Career as a fireman

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Gary Pilkington is a firefighter based at an airfield. He is specially trained to deal with aircraft on fire which may involve entering a burning plane to rescue passengers.

What is involved in your job?

Aircraft accidents are rare but in the event my main role is to save life and to minimise damage to property and aircraft. Each day, about 7,000 aircraft take off and land at UK airfields and the aviation industry has a very good safety record. There are other tasks, which I undertake on a daily basis. These range from appliance and equipment maintenance to airfield safety duties. Also, we do regular training.

What training did you receive initially?

I attended various courses at the International Fire Training College (IFTC). This covered most fire fighting duties with both practical and theory work. Once qualified, you can apply for roles within the aviation fire service industry.

What training do you do regularly?

We constantly train for any eventuality ranging from a simple engine fire during start up to the crash of an aircraft on the runway. We train using all of our equipment in order to practise techniques and safety procedures.

We have a replica plane made of steel which is used repeatedly to stimulate a burning machine. When there is a fire inside, the smoke stops you seeing anything in front of you except through the visor of your breathing mask. The temperature is about 2000 deg C and you have to search and rescue 10 simulated casualties. It is training like this that makes the role exciting and stimulating.

What equipment do you use?

We operate a wide range of equipment such as specialist fire appliances with pressurised water and foam systems, hydraulic and pneumatic rescue equipment, first aid and medical equipment.

For our personal protection, we use breathing apparatus which allows firefighters to safely operate in smoke and toxic conditions.

What was your route to your career as a fireman?

I was an apprentice in the airport vehicle workshops and gained a BTEC National Certificate in motor vehicle engineering. During my apprenticeship, I regularly worked on the fire appliances and some of the equipment used at the fire station. I developed an interest for the fire service and decided to become a fireman.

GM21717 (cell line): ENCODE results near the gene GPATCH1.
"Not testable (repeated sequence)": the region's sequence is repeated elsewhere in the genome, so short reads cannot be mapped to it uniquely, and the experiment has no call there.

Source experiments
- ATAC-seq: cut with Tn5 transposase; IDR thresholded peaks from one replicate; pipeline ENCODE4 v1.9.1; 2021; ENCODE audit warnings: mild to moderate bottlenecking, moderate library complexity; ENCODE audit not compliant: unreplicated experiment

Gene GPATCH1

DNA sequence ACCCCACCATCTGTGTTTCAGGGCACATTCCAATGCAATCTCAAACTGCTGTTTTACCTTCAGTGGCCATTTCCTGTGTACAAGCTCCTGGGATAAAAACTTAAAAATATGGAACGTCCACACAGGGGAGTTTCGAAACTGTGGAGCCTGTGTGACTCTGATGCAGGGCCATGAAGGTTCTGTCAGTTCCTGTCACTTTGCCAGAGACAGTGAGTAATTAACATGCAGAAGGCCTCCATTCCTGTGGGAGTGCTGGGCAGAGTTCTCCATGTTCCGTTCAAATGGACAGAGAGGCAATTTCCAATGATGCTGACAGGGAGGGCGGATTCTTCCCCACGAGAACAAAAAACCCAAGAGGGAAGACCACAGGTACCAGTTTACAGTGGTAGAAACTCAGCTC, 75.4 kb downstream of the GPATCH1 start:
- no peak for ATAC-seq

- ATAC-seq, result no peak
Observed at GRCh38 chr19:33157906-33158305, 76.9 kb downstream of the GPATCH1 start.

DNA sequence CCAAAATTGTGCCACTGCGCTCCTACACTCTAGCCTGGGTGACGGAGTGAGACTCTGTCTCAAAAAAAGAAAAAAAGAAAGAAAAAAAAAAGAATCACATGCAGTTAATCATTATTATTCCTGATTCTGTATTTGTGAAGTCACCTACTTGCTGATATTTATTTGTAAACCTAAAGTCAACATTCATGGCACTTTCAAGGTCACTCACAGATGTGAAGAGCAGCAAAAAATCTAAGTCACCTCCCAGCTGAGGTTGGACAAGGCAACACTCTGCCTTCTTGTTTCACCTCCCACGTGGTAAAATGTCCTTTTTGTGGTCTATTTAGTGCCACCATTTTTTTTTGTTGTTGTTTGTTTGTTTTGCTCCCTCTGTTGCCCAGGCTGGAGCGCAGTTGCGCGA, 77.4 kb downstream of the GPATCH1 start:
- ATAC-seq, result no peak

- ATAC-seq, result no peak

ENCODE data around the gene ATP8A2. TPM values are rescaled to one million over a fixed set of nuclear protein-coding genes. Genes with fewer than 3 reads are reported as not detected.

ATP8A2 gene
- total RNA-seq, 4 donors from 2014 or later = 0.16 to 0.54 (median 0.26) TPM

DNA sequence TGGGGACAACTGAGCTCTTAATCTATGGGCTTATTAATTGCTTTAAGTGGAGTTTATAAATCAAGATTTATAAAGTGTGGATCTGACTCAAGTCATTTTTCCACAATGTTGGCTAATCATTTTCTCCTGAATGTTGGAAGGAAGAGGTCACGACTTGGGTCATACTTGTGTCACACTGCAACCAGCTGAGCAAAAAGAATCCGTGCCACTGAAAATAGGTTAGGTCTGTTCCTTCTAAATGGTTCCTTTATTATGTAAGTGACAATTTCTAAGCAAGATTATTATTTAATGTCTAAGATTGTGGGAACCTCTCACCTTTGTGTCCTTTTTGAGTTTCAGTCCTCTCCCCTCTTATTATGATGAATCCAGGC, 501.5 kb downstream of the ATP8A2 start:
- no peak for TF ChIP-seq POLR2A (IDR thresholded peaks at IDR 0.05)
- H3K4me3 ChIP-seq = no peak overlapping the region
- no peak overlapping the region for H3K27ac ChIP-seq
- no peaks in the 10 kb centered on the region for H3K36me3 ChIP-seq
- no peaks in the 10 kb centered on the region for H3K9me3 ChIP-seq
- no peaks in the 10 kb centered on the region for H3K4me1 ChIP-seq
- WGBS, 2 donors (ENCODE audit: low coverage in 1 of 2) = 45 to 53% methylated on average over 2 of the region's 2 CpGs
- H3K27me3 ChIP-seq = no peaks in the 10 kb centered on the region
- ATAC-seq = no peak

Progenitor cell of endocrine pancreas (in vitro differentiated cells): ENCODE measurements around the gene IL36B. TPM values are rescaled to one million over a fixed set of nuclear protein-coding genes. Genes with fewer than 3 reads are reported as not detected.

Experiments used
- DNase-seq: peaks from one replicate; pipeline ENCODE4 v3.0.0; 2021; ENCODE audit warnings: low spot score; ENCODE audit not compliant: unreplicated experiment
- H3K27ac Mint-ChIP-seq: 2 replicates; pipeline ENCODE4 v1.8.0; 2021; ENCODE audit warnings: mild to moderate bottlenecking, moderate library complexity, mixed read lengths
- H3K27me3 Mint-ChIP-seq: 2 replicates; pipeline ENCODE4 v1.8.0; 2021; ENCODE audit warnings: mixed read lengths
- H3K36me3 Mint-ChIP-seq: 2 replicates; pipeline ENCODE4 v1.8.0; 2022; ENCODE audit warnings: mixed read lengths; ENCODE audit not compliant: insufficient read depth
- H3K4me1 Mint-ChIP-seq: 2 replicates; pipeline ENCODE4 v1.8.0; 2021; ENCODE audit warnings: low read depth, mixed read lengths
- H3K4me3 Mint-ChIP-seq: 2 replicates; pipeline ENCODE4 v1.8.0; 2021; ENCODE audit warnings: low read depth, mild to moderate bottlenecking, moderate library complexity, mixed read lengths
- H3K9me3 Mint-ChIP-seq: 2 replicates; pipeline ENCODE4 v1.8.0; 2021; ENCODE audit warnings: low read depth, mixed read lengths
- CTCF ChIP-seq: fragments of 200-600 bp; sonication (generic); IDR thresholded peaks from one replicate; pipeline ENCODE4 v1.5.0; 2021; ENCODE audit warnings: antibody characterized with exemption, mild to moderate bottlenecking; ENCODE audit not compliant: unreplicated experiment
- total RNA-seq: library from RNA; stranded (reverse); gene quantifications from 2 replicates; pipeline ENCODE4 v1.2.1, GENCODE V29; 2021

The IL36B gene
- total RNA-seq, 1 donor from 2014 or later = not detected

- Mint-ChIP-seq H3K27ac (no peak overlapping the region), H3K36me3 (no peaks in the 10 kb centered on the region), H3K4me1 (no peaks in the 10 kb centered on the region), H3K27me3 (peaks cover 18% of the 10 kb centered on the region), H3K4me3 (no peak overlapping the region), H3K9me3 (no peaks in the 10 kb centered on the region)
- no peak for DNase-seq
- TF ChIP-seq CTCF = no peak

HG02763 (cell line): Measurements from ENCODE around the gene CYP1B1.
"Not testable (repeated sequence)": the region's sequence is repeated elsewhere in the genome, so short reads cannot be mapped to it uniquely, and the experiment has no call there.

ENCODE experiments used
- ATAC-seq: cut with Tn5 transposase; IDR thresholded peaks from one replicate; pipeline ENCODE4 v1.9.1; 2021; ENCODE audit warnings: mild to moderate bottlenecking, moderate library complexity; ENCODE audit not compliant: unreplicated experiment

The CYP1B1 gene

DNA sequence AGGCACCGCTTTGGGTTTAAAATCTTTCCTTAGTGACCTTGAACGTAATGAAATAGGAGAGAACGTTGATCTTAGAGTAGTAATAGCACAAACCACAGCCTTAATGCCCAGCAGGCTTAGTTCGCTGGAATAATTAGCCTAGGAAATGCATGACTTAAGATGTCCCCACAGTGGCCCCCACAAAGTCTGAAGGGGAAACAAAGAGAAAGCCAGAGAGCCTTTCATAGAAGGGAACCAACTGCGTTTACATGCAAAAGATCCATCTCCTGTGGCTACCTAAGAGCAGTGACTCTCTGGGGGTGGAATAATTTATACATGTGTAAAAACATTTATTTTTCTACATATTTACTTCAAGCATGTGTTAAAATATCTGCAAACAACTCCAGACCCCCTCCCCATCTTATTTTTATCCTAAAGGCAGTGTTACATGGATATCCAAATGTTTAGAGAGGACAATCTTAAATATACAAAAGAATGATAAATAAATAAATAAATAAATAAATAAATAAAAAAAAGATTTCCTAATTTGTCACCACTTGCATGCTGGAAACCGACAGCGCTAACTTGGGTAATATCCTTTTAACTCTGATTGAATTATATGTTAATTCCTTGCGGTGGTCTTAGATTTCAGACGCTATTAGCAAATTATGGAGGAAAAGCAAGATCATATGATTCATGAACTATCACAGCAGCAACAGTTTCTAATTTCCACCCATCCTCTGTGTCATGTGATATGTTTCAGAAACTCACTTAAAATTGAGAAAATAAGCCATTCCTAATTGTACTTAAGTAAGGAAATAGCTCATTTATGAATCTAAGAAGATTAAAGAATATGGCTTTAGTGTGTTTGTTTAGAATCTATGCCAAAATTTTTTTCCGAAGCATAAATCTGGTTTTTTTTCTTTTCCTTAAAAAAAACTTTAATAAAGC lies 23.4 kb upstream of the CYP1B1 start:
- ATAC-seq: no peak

Do you have a typical day?

A typical day at the fire station starts by taking over from the shift that has been on duty through the night. The first job is to check the fire vehicles and equipment and make sure that everything is in good working order.

You are required to maintain a level of physical fitness and we all take part in physical training such as gym work and team activities, which include volleyball.

What hours do you work?

We work shifts of 12 hours, the day shift starts at 7.15 am until 7.15 pm and the night shift is 7.15 pm to 7.15 am, the following day. The shift pattern is two day shifts followed by two night ones and then we get four days off.

What are the pros and cons of your job?

What I like best about my job is that you never stop learning. I work with a good set of colleagues and enjoy operating in a team environment. At times, working unsociable hours and through the night is not very enjoyable.

What are your long-term career goals?

Currently, I am on a personal development programme, which will help me to progress to the position of crew commander.

What are the skills and qualities needed to be a fireman?

It is very important that you are able to work as part of a team. We need to be able to deal with unexpected situations and in very difficult working environments. Good communication skills are important and you must be self-disciplined. The job can be very physically demanding and you must be able to cope with heavy lifting, working in confined spaces and in high temperatures.

Gary's route to becoming a fireman

  • GCSEs.
  • BTEC National Certificate in Auto Vehicle Engineering.
  • Civil Aviation Authority fire fighting qualifications.

Gary's tips

  • Try and learn as much as possible about the job and the whole aviation industry before you attend an interview.
  • Keep your physical strength and fitness to a good level.

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Salary of a fireman

  • Salaries vary between authorities and organisations.
  • On starting, a fireman earns about £16,000 rising to £23,000 with experience.

How to become a fireman

  • Airport fire services recruit their own firefighters and application should be made to the nearest airport. Similarly, you need to apply to individual fire service authorities.
  • There are far more applicants than vacancies and a minimum standard of secondary school education is essential such as five GCSE/S grade (A-C/1-3) passes, including maths, English and a science-related subject.

Modified: 16 June 2013

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